I’ve been looking at memory dumps too much. Sometimes I get a gut feeling that there might be something wrong looking at the memory utilization charts, but tracking down memory issues takes quite some effort. In this blog post I’ll explain why you should take a look at your Find indexing job logs, fix any exceptions there and make sure you adhere to the attachment size limits.

For most of our sites we use Application Insights for application monitoring and performance metrics. I noticed big spikes in memory usage when our CMS and Commerce content is being indexed, which kind of makes sense because the job will go through all of the content and part of that content will remain cached afterwards. On one of our customer projects the memory pressure was a lot higher than expected. I decided to take some memory dumps and start the investigation.

Content indexer usage

Here we see that the ContentIndexer is using quite a significant huge amount of memory. These are the inclusive bytes however, the issue is not the ContentIndexer object itself but everything it holds a reference to. While I mentioned that indexing will cause content to be cached; that cache should not add up to the memory usage of the indexer itself. For some reason it holds a reference to some objects that add up to 600MB. A little bit further down the list we find the objects that take up so much memory: ScatherGatherBuffers+MemoryChunk.

What could be the the relation between the ContentIndexer and these ScatherGatherBuffers+MemoryChunk? When we look at the actual instances (thanks for the reminder Valdis), we on top of the core issue.

Usage of ScatherGatherBuffers+MemoryChunk - exceptions

The indexer tries to index all items, serializing its content in the process. Whenever there’s an exception the indexer adds the exception and the batch of content to a list in order retry indexing later on. For example trying to recover from a 427 request too large exception with a smaller batch size. When a lot of exceptions happen, and the content or its attachment size is large, this can cause massive memory pressure even to the extent of recycling the process!

Memory usage

An unhandled exception occurred and the process was terminated.
Application ID: /LM/W3SVC/1061681031/ROOT
Process ID: 2184
Exception: System.OutOfMemoryException
Message: Exception of type 'System.OutOfMemoryException' was thrown.
StackTrace:    at System.Net.ScatterGatherBuffers.AllocateMemoryChunk(Int32 newSize)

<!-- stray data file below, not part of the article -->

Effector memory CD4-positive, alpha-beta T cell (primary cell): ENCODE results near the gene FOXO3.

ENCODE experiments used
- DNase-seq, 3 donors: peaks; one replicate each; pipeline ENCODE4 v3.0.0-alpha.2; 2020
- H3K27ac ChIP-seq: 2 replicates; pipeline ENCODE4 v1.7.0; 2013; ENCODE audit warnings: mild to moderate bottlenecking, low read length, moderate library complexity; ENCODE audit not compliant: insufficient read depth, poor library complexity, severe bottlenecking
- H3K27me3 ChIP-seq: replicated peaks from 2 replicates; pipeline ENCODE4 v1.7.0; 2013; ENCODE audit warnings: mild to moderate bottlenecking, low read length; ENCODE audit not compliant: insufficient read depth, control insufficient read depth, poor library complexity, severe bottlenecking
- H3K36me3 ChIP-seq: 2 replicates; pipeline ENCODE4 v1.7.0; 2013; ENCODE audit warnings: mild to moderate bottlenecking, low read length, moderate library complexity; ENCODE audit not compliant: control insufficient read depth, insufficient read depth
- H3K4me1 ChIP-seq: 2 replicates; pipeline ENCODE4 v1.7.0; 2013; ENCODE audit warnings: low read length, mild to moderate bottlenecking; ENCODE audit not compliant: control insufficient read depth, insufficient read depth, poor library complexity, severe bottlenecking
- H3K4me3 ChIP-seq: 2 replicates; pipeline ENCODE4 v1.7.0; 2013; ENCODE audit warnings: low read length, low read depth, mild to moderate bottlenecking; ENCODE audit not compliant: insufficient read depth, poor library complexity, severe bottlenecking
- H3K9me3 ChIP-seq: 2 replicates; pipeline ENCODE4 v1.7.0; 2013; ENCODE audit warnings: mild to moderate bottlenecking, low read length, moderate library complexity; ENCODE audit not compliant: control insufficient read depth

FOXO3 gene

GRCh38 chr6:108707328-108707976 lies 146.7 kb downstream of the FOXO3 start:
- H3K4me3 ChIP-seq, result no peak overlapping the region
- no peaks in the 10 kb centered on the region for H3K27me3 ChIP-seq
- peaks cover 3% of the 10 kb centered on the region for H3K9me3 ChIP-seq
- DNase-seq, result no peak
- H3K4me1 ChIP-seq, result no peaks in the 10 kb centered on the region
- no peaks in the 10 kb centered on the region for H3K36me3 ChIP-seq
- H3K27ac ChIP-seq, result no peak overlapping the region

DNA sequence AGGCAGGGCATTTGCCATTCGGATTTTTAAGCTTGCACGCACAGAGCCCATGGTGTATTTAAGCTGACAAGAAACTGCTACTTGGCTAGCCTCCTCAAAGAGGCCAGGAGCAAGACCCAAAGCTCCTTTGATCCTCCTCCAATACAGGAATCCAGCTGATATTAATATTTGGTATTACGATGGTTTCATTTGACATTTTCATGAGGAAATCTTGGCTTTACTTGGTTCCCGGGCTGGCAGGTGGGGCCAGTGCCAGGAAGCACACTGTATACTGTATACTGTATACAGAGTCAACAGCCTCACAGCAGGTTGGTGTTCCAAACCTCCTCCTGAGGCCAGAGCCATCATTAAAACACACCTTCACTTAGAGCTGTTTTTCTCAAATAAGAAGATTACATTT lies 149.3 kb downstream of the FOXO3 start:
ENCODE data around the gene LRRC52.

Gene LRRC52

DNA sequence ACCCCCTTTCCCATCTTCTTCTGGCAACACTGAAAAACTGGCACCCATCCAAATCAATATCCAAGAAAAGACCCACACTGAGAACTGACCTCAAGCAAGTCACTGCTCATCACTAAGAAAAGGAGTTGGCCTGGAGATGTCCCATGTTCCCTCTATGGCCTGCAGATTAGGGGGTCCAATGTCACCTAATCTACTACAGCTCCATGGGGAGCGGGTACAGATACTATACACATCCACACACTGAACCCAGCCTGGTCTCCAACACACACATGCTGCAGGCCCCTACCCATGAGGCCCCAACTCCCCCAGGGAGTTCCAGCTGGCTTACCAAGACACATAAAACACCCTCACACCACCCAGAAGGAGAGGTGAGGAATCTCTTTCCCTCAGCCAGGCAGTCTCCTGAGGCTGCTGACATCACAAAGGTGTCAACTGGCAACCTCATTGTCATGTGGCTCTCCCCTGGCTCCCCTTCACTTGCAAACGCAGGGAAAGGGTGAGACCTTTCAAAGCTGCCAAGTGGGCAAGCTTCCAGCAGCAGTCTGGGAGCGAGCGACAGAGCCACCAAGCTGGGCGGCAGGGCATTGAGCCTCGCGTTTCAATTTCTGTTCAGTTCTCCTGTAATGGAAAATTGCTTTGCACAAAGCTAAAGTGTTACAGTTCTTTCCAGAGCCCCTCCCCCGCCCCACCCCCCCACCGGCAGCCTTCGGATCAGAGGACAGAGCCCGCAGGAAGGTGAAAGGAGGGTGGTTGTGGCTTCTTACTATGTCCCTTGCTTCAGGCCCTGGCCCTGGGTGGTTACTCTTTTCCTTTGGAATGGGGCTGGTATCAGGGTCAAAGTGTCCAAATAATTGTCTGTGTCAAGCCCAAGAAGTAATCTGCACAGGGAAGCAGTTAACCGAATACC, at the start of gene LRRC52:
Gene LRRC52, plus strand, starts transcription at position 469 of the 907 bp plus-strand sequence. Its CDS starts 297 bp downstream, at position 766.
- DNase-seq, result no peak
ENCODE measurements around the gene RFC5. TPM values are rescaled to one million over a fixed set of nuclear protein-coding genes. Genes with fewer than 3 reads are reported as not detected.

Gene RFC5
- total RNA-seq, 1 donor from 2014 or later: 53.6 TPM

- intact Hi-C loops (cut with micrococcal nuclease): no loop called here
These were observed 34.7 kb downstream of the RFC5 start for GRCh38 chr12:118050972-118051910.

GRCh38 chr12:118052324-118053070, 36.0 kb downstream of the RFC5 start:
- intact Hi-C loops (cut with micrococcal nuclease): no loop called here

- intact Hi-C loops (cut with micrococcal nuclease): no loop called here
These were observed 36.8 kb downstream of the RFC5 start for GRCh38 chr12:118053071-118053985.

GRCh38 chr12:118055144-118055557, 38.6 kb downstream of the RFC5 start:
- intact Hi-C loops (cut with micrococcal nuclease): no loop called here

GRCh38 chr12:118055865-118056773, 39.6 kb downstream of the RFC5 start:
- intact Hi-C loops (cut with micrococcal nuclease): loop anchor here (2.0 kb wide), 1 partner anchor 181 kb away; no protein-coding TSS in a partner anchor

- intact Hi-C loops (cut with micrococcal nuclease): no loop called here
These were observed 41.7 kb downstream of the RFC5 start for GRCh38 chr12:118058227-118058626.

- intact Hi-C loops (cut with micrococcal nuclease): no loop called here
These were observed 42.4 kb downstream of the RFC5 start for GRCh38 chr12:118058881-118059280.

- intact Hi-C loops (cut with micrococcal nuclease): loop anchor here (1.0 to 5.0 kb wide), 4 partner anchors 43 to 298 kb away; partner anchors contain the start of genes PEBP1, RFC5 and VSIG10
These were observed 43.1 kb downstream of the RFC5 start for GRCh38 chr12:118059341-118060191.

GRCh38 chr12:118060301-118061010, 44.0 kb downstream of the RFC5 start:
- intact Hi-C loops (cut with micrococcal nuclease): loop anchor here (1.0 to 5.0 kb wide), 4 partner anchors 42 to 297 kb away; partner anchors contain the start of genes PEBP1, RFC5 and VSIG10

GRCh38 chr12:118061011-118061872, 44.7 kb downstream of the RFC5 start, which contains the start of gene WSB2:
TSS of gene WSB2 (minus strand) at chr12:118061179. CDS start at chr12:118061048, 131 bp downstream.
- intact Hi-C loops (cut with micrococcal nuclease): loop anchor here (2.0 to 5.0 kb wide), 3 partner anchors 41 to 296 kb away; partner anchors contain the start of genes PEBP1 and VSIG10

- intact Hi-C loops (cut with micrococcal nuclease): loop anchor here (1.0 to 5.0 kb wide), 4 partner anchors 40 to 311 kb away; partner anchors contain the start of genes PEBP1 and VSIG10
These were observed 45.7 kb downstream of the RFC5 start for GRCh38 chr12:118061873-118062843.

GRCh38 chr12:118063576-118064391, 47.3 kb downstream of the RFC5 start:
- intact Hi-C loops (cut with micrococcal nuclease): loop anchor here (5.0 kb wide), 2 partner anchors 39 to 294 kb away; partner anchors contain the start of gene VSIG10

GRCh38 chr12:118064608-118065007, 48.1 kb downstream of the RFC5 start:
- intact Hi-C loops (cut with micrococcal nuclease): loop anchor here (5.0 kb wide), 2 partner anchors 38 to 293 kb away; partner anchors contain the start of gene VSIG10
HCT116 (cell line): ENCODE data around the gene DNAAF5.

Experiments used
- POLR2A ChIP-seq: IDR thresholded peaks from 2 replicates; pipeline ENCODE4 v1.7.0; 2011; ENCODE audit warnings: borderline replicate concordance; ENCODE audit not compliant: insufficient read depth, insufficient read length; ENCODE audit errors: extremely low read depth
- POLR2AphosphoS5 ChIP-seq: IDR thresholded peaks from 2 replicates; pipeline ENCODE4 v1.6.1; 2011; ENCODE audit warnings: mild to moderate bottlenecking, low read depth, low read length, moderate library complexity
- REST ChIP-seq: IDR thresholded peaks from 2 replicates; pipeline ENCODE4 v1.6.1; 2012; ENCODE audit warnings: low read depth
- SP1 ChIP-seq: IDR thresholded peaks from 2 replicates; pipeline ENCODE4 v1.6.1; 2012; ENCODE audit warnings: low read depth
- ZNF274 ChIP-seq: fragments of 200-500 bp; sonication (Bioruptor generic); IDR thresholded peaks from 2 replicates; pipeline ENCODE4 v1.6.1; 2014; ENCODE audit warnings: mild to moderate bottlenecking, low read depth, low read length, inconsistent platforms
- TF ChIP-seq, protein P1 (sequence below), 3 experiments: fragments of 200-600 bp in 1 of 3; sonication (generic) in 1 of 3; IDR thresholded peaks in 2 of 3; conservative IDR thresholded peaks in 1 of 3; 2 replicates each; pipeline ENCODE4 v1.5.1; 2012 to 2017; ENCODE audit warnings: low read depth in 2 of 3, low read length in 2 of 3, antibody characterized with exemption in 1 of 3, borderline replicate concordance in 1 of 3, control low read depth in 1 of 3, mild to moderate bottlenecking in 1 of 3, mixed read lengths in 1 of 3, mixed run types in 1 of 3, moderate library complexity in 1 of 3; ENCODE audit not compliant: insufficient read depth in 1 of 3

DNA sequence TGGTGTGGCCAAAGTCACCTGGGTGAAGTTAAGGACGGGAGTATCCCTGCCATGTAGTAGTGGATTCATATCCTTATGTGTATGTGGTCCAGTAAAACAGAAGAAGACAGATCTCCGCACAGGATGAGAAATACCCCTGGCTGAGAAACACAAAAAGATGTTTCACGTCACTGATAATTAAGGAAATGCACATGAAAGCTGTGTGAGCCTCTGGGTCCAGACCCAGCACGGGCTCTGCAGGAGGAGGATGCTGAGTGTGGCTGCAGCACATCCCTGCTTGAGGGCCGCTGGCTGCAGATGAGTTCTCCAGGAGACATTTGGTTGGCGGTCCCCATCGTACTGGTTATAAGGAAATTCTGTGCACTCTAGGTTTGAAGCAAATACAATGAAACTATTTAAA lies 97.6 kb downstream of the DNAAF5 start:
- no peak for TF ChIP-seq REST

The issue we had could partially be fixed in our own implementation, for each attachment we should verify ourselves if it’s not too big to index. If you don’t do that, an exception will be thrown as the Find backend will not accept the too large attachment. Therefore be sure to adhere to the attachment size limits.

The example provided by Optimizely works but can be improved to speed up indexing performance. As-is it will have to load all attachment every time it indexes, even the large attachments which can’t be indexed. An improved solution would be to store the file size in a property while saving the media data. The find index job can then just skip the files by checking that property, instead of loading the attachment and checking its size each time during indexing.

I’ve provided feedback to Optimizely to see if they can add attachment size checking in the library, as it will simplify implementation for partners (can’t forget to check size) and reduce load on the Find backend services.

But wait.. why are the exceptions using so much memory?

While I showed you what was using the memory, I didn’t explain why the exceptions are using up so much. By reading the instance path we can explain what happens:

Usage of ScatherGatherBuffers+MemoryChunk - reading the path

Reading from the ContentIndexer up the path we find a ConcurrentQueue (used for indexing) and a Find.ServiceException. This in turn contains a WebException and then goes all the way up to the ScatherGatherBuffers+MemoryChunk. What this means is that the Find.ServiceException actually has a reference to a WebException, which turns out to be the inner exception. From what I could see, is that there is little need to keep the actual WebException alive. Instead of using it as an inner exception, just extract whatever information you need: e.g. which type of exception is it, check if it’s possible to recover from the exception by retrying.

Decompiling and drilling down confirmed these findings. As said the solution for Optimizely to fix this is relatively simple: extract whatever information they need from the WebException but don’t add it as inner exception. Optimizely has recognized this bug and it can be found in the bug tracker: FIND-9858.

The key takeaways are:

Tip 1: Try to fix all exceptions that are thrown during indexing, it will speed up indexing and prevent unneccesary memory usage.

Tip 2: Be sure to put a size limit on media data attachments, either using the provided code by Optimizely or by storing the size upon saving the file and filtering out all large attachments

Tip 3: In general: Think about your exceptions, what do you want to do with them? If you keep them alive try to extract what you need instead of storing everything